Anitra is a creative writer. In the spirit of working towards a gift economy, some of her work is offered here free — under an Attribution-NonCommercial-NoDerivs 3.0 Unported (CC BY-NC-ND 3.0) licence, as detailed on the second page of each publication. If you enjoy reading any of these works, or find mistakes, you might want to let us know (contact us).
Download Mind the Gap (2011), an 88-page novella that glimpses the extermination of our species — neorealism with a futuristic sting, here.
'Servant of the Revolution presents and analyses, in a concentrated, real-time situation, the cross-currents of lofty idealism v. cruel pragmatism and enduring love v. enduring duty. These forces swirl about and trap Lenchen, the faithful servant of the Marx family and the mother of Karl Marx's illegitimate son. Cunningly, Anitra Nelson puts Engels, not Marx, on stage as go-between and manipulative fixer when Lenchen wants to see and know her boy, long since fostered out and now a man. Engels, the prophet of revolution and freedom, pleads Victorian respectability to prevent her. He plays on the servant's own devotion to the cause and on her indestructible love for her master, Marx. At the end, a cheery Mrs Marx — who knows, but chooses not to know — returns home and Lenchen is where she began: the faithful servant, who will serve to the end. Her yearning can't break through and she can't break out. An ironic slice of imagined biography, based on known facts, about how revolutionaries can exploit the proletariat, and are human, all-too-human, too.’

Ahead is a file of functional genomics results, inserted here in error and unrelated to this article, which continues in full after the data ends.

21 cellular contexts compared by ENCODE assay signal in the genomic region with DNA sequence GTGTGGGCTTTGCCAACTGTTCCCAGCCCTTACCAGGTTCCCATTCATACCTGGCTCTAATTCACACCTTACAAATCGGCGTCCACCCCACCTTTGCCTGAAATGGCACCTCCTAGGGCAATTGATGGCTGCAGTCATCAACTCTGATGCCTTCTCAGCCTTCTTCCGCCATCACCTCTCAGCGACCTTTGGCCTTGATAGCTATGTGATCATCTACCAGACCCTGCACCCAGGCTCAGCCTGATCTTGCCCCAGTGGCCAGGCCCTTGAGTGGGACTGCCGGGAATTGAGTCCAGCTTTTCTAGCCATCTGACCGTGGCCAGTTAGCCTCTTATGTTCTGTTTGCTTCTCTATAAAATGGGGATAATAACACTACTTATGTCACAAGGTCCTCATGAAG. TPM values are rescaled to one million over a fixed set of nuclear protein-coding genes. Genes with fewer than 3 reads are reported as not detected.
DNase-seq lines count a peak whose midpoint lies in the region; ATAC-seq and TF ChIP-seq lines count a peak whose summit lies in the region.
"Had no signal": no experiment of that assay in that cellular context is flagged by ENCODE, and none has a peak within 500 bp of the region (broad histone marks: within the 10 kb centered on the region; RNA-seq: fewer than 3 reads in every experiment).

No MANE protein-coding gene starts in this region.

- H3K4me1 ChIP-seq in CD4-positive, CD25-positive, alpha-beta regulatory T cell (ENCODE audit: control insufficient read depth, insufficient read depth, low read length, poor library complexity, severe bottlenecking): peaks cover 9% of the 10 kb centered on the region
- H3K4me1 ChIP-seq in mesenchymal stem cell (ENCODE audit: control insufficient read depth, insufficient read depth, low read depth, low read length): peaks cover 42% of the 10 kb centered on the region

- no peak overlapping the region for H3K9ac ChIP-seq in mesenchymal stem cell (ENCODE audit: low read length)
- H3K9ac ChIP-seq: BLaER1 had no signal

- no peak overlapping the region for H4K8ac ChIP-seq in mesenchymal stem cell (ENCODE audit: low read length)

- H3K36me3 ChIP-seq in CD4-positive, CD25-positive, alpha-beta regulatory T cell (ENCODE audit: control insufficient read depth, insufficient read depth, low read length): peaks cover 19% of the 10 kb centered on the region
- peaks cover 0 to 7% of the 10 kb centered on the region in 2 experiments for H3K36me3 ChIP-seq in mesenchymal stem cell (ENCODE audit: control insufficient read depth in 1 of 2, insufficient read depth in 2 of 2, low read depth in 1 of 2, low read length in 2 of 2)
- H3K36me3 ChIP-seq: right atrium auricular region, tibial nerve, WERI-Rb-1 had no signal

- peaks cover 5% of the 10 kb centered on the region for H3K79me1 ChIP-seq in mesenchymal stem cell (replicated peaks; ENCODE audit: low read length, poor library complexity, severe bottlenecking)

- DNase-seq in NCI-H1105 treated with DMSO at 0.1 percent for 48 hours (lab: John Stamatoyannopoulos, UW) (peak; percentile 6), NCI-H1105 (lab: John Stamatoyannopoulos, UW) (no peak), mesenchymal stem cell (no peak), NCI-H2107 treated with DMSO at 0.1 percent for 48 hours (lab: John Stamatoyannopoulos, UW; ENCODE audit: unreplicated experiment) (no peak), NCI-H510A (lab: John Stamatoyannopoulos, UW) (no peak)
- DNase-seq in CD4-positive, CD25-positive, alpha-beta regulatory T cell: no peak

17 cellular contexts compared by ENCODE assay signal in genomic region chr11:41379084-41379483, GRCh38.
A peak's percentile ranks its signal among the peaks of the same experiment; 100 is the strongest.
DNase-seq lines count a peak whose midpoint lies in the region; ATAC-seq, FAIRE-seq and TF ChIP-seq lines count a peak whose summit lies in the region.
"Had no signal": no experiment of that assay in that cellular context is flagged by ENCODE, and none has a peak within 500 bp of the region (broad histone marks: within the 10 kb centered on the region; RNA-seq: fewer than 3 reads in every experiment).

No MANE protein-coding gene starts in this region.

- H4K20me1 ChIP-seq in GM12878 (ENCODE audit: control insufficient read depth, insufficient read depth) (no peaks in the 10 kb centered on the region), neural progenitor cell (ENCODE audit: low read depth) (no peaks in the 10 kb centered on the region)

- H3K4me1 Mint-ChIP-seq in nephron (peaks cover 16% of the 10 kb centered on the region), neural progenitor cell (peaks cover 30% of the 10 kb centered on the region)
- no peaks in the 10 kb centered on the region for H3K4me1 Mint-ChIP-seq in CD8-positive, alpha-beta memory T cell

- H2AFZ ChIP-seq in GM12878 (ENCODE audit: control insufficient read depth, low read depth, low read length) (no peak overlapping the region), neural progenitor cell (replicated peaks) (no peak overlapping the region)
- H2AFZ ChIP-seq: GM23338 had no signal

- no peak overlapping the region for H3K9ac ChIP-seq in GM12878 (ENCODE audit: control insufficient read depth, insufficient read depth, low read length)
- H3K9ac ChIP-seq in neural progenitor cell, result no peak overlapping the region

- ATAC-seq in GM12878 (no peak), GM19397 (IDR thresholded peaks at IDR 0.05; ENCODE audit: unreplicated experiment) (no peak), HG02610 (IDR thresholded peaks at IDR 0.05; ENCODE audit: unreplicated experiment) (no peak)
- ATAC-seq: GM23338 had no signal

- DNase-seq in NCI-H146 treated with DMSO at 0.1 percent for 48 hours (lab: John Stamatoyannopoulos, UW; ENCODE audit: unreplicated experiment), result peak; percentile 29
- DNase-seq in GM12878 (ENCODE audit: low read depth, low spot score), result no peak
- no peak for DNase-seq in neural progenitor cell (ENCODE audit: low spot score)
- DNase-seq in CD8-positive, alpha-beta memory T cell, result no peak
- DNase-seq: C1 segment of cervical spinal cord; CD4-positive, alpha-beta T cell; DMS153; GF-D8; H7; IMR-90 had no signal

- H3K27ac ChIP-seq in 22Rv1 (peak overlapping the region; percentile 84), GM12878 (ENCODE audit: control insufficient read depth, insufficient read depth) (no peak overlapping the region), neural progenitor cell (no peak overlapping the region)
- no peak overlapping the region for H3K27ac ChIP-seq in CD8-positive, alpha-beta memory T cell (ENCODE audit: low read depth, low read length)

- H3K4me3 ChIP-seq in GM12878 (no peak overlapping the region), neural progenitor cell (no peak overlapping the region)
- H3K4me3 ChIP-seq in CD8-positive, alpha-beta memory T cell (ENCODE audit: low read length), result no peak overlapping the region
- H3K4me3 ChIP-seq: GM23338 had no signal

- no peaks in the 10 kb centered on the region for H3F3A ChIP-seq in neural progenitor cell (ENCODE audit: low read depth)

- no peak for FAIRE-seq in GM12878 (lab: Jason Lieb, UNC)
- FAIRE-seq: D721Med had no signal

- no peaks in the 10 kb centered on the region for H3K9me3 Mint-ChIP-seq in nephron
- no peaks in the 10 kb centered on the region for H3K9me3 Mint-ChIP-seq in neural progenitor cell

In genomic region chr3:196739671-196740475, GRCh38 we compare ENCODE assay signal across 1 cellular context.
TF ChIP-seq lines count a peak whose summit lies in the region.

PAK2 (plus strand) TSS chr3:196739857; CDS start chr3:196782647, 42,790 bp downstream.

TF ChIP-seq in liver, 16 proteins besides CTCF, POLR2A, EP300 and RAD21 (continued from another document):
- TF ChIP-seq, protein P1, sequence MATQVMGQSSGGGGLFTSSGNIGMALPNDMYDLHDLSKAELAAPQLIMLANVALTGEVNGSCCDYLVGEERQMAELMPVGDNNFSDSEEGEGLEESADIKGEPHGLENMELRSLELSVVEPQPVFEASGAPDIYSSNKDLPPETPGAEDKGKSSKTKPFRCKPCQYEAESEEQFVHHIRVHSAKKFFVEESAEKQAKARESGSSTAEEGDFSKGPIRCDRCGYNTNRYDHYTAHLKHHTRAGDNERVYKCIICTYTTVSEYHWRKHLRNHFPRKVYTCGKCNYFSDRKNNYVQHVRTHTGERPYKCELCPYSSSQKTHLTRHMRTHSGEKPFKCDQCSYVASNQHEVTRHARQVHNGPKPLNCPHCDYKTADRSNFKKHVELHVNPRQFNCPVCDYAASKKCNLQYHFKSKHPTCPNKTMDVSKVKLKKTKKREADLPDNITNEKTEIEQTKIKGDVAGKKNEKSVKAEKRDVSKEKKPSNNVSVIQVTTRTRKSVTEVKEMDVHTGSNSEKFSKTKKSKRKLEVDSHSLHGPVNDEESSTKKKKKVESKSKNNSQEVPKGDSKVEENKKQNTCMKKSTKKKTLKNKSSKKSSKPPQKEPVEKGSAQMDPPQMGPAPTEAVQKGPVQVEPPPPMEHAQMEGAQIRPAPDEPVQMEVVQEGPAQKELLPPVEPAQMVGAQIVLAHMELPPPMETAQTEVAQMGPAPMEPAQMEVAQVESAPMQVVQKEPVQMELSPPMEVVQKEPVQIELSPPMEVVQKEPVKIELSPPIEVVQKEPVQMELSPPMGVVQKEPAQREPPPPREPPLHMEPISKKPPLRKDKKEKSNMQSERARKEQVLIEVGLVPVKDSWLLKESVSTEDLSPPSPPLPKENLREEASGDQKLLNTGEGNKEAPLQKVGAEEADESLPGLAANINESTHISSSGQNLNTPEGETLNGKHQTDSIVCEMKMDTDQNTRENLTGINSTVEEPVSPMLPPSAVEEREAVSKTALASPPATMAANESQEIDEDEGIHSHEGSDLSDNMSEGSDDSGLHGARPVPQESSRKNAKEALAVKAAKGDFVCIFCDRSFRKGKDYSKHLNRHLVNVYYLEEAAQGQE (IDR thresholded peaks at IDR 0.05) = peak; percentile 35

Michael Brindley, scriptwriter for film (Shame, 1992) and television (Grass Roots, 2000–2003), playwright (Concerning Poor B.B.) and script assessor (ScriptWorks, Melbourne)
Download Servant of the Revolution (2009), the play with production notes, 40 pages, here.
Download Servant of the Revolution, the novella (2011, based on the play, as above, and 27 pages), here.
If this topic interests you, you might take a look at the play's blog and read Anitra's article: 'Servant of the Revolution: the creative art of serving history and the imagination' published in a 2010 issue of Hecate: An Interdisciplinary Journal of Women’s Liberation 36(1 & 2), pp. 137–152.
By arrangement with Anitra, her short 12'12" film Mercury Stole My Fire (2005) can be screened free provided the costs of the DVD, postage and handling are covered. Mercury Stole My Fire (2005) received an Honourable Mention in the ‘Performance 10–30 minutes, on a theme of disability’ category of the 5th international Picture This...Film (PTF) Festival, 6–10 February 2006, Calgary (Canada), a Merit Award in the XXVII Superfest International Disability Film Festival, 2–3 June 2007, Berkeley (US) and was screened at London’s 8th International Disability Film Festival, 14–19 February 2008.
Selectors at the PTF Festival wrote: 'absolutely excellent', 'unique form of storytelling on film', 'excellent performance, great script', 'life story told through dance performance is very powerful' and 'script was flawless'. For more details, contact us.